Salafists were largely on the sidelines of Mr. Mubarak’s overthrow, but as elsewhere, new freedoms have given voice to long-repressed currents.
Islamist groups — Salafists and others — have echoed the military’s calls for stability, and many secular activists see an emerging alliance between the two.
Thomas L. Friedman:
Tahrir Square, and of all the amazing things one sees here the one that strikes me most is a bearded man who is galloping up and down, literally screaming himself hoarse, saying: “I feel free! I feel free!” [F-2/8.]
That is what makes this revolt so interesting. Egyptians are not asking for
or for Allah. They are asking for the keys to their own future, which this regime took away from them. They are not inspired by “down with” Palestine America or . They are inspired by “Up with Israel ” and “Up with me.” [F-2/8] Egypt
Watching so many Egyptians take pride in their generally peaceful birth of freedom…[F-2/12]
What emerged from below in
is, for now, the first pan-Arab movement that is not focused on expelling someone, or excluding someone, but on universal values with the goal of overcoming the backwardness produced by all previous ideologies and leaders. [F-2/15] Egypt
The Arab tyrants, precisely because they were illegitimate, were the ones who fed their people hatred of
as a diversion. If Israel could finalize a deal with the Palestinians, it will find that a more democratic Arab world is a more stable partner. Not because everyone will suddenly love Israel (they won’t). But because the voices that would continue calling for conflict would have legitimate competition, and democratically elected leaders will have to be much more responsive to their people’s priorities, which are for more schools not wars. [F-2/15] Israel
Nicholas D. Kristof:
Exhilarated by the Hope in
As I stand in
Tahrir Square on Monday trying to interview protesters, dozens of people surging around me and pleading for the to back their call for democracy, the yearning and hopefulness of these Egyptians taking huge risks is intoxicating. United States
When I lived in Cairo many years ago studying Arabic, Tahrir Square, also called Liberation Square, always frankly carried a hint of menace…Now the manic drivers are gone, replaced by cheering throngs waving banners clamoring for the democracy they never got…
…this pro-democracy movement, full of courage and idealism …
Everywhere I go, Egyptians insist to me that Americans shouldn’t perceive their movement as a threat. And I find it sad that Egyptians are lecturing Americans on the virtues of democracy.
Maybe I’m too caught up in the giddiness of Tahrir Square…It’s increasingly clear that stability will come to Egypt only after Mr. Mubarak steps down.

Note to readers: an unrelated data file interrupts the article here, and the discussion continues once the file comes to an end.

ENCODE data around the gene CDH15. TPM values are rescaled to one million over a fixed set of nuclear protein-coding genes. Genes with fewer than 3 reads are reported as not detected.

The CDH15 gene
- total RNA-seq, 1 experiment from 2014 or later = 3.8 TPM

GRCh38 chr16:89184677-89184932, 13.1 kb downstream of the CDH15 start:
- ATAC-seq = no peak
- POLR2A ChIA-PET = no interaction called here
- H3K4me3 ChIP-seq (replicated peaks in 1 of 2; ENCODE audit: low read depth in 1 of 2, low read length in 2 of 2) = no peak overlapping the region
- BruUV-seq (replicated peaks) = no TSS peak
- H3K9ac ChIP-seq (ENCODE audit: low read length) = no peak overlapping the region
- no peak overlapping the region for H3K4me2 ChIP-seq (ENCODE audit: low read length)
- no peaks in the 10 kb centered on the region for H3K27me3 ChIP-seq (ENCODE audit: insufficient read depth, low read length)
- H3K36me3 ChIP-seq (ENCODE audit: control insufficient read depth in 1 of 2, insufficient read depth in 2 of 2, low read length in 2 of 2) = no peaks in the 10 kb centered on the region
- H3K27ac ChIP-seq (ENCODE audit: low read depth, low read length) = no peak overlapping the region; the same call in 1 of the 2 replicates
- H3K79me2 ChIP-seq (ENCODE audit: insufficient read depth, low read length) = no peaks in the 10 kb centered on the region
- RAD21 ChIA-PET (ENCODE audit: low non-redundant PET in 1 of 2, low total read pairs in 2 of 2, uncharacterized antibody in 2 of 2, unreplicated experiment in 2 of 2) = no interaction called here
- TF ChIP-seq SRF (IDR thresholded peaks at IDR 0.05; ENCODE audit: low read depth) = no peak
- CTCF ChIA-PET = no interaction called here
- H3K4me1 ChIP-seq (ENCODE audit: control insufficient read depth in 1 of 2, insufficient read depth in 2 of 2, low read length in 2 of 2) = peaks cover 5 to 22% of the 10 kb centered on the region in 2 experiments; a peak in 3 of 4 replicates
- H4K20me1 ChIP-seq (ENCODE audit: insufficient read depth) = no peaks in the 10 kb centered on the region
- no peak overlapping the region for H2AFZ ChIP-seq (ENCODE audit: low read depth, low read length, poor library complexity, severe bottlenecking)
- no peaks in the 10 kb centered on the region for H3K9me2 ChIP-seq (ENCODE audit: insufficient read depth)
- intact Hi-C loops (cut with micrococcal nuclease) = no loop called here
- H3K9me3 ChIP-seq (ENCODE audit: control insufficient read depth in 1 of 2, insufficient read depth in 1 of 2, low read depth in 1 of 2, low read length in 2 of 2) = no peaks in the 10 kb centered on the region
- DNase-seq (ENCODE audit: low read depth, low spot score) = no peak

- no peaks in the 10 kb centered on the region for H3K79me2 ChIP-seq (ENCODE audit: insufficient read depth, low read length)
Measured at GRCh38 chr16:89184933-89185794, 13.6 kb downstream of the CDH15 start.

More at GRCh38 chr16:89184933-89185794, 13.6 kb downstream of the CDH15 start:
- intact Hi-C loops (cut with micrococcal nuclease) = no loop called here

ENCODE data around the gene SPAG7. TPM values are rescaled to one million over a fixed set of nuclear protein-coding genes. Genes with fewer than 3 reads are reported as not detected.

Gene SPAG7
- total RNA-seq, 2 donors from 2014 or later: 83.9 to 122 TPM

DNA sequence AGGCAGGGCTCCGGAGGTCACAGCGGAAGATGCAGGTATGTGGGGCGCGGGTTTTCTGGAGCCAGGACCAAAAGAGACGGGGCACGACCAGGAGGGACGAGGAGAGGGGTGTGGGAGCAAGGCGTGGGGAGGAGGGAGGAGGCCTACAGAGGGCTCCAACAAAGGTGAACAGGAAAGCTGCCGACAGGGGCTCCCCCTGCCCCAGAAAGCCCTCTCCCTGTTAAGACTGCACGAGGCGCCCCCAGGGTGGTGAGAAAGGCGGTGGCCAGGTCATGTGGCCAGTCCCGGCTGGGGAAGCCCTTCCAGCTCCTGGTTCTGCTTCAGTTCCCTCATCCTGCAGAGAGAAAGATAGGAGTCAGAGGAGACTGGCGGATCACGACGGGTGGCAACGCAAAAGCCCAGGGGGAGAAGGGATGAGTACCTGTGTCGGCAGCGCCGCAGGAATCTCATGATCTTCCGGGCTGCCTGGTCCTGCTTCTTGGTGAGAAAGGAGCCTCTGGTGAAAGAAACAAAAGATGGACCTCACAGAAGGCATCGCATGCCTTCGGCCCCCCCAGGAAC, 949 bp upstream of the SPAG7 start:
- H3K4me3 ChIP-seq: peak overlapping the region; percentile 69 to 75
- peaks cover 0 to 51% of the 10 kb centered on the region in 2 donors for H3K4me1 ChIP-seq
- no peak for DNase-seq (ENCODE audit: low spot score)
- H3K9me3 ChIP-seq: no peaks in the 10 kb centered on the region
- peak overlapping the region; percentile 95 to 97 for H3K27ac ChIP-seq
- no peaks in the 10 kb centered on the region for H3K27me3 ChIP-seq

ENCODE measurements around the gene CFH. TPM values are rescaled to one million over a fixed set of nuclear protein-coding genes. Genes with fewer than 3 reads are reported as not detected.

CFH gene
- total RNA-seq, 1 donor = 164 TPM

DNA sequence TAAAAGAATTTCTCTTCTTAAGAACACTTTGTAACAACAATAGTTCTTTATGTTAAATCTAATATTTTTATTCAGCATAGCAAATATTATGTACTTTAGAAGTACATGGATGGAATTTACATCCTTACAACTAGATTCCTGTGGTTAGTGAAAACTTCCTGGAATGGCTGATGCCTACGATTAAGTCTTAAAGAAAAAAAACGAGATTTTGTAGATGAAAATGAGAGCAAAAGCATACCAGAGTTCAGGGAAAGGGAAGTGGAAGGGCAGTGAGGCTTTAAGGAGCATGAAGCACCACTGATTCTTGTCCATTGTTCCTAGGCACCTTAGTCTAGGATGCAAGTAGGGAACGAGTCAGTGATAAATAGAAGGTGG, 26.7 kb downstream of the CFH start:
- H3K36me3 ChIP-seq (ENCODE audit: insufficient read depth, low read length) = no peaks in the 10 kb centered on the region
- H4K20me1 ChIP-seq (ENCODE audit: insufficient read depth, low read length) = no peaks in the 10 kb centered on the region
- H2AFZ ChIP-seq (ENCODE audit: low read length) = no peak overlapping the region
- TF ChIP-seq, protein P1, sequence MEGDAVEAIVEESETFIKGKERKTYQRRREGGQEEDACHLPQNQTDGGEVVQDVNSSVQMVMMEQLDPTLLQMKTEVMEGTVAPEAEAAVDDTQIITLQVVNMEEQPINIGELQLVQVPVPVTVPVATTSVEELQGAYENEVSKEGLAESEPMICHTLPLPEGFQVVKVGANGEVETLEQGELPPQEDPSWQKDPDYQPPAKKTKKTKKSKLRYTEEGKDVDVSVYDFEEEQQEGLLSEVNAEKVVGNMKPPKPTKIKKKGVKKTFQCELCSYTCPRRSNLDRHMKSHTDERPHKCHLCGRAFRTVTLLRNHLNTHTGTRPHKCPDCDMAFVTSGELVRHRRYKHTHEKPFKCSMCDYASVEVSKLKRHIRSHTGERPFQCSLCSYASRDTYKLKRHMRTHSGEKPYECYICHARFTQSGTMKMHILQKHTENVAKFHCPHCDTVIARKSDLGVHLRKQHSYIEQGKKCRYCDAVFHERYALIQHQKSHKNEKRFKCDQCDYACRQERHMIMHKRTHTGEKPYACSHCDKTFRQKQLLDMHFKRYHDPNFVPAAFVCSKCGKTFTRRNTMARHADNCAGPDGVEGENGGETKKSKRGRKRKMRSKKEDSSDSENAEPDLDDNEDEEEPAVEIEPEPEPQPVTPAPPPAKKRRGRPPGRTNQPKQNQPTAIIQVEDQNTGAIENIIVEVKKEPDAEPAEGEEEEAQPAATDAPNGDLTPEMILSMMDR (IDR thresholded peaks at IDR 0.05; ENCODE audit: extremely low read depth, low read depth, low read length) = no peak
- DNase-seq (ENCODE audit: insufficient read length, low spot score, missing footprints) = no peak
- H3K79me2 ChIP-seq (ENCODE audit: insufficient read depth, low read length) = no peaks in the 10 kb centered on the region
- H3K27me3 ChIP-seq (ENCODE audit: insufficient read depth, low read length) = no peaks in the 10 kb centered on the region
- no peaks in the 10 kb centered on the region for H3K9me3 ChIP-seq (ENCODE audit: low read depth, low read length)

…we also owe it to the brave men and women of Tahrir Square — and to our own history and values — to make one thing very clear: We stand with the peaceful throngs pleading for democracy, not with those who menace them.
I approached [two] women and told them I was awed by their courage. I jotted down their names and asked why they had risked the mob’s wrath to come to
Tahrir Square. “We need democracy in ,” Amal told me, looking quite composed. “We just want what you have.” K-2/2 Egypt
…the pro-Mubarak mobs were picking fights. At first, the army kept them away from the pro-democracy crowds,
It should be increasingly evident that Mr. Mubarak is not the remedy for the instability in
; he is its cause. The road to stability in Egypt requires Mr. Mubarak’s departure, immediately. Egypt
…the democracy protesters held their ground all day at
Tahrir Square despite this armed onslaught
We Are All Egyptians K-2/3 (headline)
Tahrir Square on Thursday, I met a carpenter named Mahmood whose left arm was in a sling, whose leg was in a cast and whose head was being bandaged in a small field hospital set up by the democracy movement. K-2/3
...as I snapped Mahmood’s picture I backed into Amr’s wheelchair. It turned out that Amr had lost his legs many years ago in a train accident, but he rolled his wheelchair into
Tahrir Square to show support for democracy…
She also suggested that instead of being sent into comfortable exile, Mr. Mubarak should be put on trial as a criminal; that’s a theme I’ve heard increasingly often among pro-democracy activists.
…the only way to restore order in
and revive the economy is for him to step down immediately. Egypt
Countless Egyptians here tell me that they are willing to sacrifice their lives for democracy. They mean it.
The lion-hearted Egyptians I met on
Tahrir Square are risking their lives to stand up for democracy and liberty, and they deserve our strongest support — and, frankly, they should inspire us as well. A quick lesson in colloquial Egyptian Arabic: Innaharda, ehna kullina Misryeen! Today, we are all Egyptians!
Maybe my judgment is skewed because pro-Mubarak thugs tried to hunt down journalists, leading some of us to be stabbed, beaten and arrested — and forcing me to abandon hotel rooms and sneak with heart racing around mobs carrying clubs with nails embedded in them. The place I felt safest was
Tahrir Square — “free ,” in the protesters’ lexicon…K-2/5 Egypt
I constantly asked women and Coptic Christians whether a democratic
might end up a more oppressive country. They invariably said no — and looked so reproachfully at me for doubting democracy that I sometimes retreated in embarrassment. Egypt
I’m so deeply moved by the grit that Egyptians have shown in struggling against the regime — and by the help that some provided me, at great personal risk, in protecting me from thugs dispatched by America’s ally. Let’s show some faith in the democratic ideals for which these Egyptians are risking their lives.
It’s a new day in the Arab world — and, let’s hope, in American relations to the Arab world. K-2/12
In Egypt and Bahrain in recent weeks, I’ve been humbled by the lionhearted men and women I’ve seen defying tear gas or bullets for freedom that we take for granted. K-2/26
I’ll never forget a double-amputee I met in
Tahrir Square in when Hosni Mubarak’s thugs were attacking with rocks, clubs and Molotov cocktails. This young man rolled his wheelchair to the front lines. And we doubt his understanding of what democracy means? Cairo
Egypt, Libya and Bahrain are better positioned today for democracy than Mongolia or Indonesia seemed in the 1990s — and Mongolia and today are successes. Indonesia
Photo: New York Times, accompanying Shadid article.